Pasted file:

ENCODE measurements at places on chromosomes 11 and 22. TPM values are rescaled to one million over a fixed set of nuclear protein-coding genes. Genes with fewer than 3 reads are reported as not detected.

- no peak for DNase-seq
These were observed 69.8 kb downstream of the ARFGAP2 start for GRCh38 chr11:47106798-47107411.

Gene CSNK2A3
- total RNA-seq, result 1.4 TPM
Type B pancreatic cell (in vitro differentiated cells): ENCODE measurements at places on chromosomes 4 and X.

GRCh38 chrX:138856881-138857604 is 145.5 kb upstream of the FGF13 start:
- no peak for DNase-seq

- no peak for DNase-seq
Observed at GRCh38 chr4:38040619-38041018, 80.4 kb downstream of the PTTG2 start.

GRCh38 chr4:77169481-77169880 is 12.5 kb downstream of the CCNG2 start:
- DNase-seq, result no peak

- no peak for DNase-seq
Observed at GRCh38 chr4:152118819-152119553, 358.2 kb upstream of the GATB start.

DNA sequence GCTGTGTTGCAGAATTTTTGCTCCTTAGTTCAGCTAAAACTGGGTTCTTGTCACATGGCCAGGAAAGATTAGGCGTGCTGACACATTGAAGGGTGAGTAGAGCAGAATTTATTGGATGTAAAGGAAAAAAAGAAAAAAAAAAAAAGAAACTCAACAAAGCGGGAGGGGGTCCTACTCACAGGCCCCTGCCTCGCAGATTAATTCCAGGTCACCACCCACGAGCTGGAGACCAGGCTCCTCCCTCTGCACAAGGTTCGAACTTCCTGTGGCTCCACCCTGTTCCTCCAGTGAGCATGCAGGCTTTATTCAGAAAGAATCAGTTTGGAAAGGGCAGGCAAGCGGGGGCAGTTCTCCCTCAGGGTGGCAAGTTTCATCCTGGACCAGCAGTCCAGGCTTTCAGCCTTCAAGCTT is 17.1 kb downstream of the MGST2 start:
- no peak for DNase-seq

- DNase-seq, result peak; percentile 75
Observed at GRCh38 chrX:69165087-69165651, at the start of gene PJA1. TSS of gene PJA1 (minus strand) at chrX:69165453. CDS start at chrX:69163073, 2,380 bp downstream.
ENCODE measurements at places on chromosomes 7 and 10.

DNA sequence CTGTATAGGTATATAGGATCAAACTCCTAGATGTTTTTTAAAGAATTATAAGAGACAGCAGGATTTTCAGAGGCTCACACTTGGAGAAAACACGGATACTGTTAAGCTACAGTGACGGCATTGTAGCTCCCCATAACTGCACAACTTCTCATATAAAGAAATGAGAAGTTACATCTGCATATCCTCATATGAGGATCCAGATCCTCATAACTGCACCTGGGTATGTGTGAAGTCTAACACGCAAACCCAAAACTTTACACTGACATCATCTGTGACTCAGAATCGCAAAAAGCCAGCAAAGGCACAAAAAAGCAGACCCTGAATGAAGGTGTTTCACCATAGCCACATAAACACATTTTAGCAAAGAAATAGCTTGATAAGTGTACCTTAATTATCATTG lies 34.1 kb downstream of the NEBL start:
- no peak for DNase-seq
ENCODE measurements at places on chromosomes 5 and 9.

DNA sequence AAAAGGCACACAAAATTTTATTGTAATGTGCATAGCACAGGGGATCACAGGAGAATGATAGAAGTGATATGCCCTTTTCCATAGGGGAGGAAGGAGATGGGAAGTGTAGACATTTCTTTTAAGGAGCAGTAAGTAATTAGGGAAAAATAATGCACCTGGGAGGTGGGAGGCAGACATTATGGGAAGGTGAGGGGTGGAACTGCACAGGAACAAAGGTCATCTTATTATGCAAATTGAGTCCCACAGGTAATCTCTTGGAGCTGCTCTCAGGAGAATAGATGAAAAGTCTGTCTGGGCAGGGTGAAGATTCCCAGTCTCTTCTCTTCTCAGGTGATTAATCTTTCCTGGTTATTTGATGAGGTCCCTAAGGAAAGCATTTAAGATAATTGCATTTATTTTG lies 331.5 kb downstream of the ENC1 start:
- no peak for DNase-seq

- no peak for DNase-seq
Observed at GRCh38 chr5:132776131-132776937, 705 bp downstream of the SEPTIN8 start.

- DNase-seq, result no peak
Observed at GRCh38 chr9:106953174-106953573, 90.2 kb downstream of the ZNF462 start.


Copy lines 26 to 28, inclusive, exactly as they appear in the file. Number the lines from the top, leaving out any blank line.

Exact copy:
Observed at GRCh38 chr5:132776131-132776937, 705 bp downstream of the SEPTIN8 start.

- DNase-seq, result no peak
Observed at GRCh38 chr9:106953174-106953573, 90.2 kb downstream of the ZNF462 start.